“Substance use disorders occur when the recurrent use of alcohol and/or drugs causes clinically significant impairment, including health problems, disability and failure to meet major responsibilities at work, school or home.”
A more detailed set of criteria appears in the American Psychiatric Association’s “Diagnostic and Statistical Manual of Mental Disorders, Fifth Edition,” better known as the DSM-5, widely considered the authority on mental health definitions and diagnoses. The DSM-5 and its outline of SUDs was published in 2013, with a revision in 2022. It lists 11 criteria for an SUD diagnosis, three levels of severity and 10 types of drugs that can cause substance-related disorders.
Let’s look at the criteria:
- Substance is often taken in larger amounts or over a longer period than was intended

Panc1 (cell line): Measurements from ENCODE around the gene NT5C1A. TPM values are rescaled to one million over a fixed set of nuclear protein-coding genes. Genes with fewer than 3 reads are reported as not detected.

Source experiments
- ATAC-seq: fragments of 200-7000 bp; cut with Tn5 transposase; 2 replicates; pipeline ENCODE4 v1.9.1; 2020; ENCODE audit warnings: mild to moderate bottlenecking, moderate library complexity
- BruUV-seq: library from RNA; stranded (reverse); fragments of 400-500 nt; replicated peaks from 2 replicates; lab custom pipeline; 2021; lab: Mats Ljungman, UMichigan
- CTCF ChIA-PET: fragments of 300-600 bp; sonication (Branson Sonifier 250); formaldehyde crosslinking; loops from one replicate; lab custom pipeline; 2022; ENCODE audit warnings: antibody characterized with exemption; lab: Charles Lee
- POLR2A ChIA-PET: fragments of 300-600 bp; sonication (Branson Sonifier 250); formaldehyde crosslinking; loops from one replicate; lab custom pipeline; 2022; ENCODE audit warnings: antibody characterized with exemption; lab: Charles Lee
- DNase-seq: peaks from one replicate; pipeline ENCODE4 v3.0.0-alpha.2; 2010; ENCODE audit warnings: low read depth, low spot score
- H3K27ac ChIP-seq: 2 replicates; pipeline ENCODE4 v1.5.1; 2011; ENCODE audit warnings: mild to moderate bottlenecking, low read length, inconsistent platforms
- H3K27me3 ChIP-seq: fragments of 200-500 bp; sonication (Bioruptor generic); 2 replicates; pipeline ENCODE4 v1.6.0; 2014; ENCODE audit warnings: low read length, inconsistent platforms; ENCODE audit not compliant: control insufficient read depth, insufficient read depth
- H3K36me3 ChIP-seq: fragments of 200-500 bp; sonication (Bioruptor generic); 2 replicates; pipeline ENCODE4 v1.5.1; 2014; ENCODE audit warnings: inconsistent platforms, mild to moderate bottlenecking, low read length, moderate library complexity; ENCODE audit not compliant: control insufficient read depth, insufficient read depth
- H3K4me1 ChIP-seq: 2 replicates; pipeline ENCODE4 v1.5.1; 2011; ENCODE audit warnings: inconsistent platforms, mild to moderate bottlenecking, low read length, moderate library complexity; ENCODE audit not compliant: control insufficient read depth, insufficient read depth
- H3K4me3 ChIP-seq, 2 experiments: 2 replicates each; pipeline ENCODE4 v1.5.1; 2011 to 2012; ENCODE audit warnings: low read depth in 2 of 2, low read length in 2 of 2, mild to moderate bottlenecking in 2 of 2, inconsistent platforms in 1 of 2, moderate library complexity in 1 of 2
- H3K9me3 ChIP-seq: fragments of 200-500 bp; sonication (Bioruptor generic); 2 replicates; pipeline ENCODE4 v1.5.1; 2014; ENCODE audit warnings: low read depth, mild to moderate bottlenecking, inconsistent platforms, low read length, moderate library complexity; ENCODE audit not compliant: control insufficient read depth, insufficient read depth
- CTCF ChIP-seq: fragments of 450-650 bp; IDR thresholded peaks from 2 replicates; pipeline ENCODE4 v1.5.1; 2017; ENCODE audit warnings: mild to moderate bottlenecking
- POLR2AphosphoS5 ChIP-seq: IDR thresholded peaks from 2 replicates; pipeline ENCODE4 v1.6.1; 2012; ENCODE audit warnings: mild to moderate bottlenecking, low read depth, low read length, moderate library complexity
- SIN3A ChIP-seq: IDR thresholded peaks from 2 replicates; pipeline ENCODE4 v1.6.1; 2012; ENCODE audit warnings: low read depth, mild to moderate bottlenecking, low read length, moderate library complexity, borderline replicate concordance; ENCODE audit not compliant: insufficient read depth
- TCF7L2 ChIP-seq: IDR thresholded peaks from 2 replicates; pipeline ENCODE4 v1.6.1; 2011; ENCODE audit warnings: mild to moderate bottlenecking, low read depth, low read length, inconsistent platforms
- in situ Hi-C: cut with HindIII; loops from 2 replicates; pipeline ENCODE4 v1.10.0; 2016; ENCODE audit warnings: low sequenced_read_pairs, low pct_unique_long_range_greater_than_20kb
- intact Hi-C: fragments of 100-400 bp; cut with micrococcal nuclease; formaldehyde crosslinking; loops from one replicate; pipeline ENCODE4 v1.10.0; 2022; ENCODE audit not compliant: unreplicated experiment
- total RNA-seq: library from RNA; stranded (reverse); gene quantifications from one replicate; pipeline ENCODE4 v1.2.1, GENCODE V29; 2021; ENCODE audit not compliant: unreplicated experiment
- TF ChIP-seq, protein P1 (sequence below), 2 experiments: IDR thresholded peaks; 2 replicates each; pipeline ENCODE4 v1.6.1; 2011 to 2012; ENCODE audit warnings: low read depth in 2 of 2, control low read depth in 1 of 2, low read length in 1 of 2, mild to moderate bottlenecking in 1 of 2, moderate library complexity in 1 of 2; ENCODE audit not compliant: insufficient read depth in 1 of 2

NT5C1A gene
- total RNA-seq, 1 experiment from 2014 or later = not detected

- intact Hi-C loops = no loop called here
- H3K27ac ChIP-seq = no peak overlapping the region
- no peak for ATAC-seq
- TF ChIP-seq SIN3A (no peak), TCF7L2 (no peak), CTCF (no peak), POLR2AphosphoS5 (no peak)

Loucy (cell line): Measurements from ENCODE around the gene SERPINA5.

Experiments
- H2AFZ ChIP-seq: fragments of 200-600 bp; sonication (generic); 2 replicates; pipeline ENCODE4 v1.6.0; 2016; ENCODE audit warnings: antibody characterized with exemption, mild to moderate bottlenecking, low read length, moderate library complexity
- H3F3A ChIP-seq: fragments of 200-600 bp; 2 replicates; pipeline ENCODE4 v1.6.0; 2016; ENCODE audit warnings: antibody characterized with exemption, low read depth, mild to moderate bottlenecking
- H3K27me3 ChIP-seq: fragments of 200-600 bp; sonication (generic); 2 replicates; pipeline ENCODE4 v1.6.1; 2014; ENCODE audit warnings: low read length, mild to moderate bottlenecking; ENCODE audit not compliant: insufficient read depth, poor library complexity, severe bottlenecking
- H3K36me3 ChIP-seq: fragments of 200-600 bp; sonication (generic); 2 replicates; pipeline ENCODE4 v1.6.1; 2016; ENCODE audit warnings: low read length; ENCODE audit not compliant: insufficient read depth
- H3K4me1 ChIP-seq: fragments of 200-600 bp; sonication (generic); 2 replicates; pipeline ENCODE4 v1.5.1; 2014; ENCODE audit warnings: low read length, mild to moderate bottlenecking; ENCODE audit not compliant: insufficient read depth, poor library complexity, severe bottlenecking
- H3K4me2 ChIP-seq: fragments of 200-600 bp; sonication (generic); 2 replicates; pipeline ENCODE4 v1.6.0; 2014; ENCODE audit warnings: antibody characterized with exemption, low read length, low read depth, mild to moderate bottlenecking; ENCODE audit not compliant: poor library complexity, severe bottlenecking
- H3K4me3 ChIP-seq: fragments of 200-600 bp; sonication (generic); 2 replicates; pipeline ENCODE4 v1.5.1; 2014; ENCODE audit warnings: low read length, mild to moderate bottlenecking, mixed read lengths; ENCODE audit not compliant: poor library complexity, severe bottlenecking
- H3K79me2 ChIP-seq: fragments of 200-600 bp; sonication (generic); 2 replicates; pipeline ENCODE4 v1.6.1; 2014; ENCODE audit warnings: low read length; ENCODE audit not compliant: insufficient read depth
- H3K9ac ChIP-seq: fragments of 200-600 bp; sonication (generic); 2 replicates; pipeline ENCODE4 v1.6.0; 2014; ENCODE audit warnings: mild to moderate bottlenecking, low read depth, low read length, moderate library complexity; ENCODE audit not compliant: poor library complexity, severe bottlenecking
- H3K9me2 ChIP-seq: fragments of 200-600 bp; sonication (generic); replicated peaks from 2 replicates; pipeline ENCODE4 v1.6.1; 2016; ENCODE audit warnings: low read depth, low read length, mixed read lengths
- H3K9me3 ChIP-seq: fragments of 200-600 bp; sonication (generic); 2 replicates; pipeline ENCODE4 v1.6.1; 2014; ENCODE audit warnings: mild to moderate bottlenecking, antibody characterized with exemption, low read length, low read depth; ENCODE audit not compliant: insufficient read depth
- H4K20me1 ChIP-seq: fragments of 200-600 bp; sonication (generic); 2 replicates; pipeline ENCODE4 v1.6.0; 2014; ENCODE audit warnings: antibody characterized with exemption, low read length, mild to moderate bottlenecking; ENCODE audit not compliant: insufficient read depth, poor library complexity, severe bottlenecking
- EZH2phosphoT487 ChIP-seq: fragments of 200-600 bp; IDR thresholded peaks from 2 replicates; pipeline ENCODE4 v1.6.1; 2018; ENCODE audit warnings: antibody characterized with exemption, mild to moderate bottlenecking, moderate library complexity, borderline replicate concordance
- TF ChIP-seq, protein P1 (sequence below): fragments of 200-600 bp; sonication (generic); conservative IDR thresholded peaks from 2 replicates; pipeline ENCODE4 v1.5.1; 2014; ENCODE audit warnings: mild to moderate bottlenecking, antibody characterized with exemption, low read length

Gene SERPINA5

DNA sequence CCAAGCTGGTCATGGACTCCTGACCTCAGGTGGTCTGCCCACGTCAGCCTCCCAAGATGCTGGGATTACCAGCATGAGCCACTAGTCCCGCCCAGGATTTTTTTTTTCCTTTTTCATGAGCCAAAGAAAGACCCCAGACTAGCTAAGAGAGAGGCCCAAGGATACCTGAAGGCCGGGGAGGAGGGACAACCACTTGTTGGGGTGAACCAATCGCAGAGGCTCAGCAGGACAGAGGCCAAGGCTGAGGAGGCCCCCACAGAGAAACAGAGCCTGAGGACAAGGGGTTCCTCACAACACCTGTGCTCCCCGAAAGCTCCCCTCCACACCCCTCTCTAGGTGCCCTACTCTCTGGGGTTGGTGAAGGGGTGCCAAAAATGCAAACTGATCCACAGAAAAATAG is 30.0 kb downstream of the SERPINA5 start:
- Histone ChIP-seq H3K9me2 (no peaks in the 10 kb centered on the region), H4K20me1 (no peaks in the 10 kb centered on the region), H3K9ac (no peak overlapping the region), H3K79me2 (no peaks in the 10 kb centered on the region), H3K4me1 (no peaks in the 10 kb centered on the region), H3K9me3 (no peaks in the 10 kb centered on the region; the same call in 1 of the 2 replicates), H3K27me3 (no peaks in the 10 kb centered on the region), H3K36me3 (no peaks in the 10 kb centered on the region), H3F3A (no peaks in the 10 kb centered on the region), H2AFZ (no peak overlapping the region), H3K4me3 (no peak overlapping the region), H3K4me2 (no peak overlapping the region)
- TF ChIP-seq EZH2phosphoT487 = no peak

- There is a persistent desire or unsuccessful efforts to cut down or control substance use
- A great deal of time is spent in activities necessary to obtain the substance, use the substance or recover from its effects
- Craving, or a strong desire or urge to use the substance
Risky use of substance:
- Recurrent substance use in situations in which it is physically hazardous
- Substance use is continued despite knowledge of having a persistent or recurrent physical or psychological problem that is likely to have been caused or exacerbated by the substance
- Recurrent substance use resulting in a failure to fulfill major role obligations at work, school or home
- Continued substance use despite having persistent or recurrent social or interpersonal problems caused or exacerbated by the effects of the substance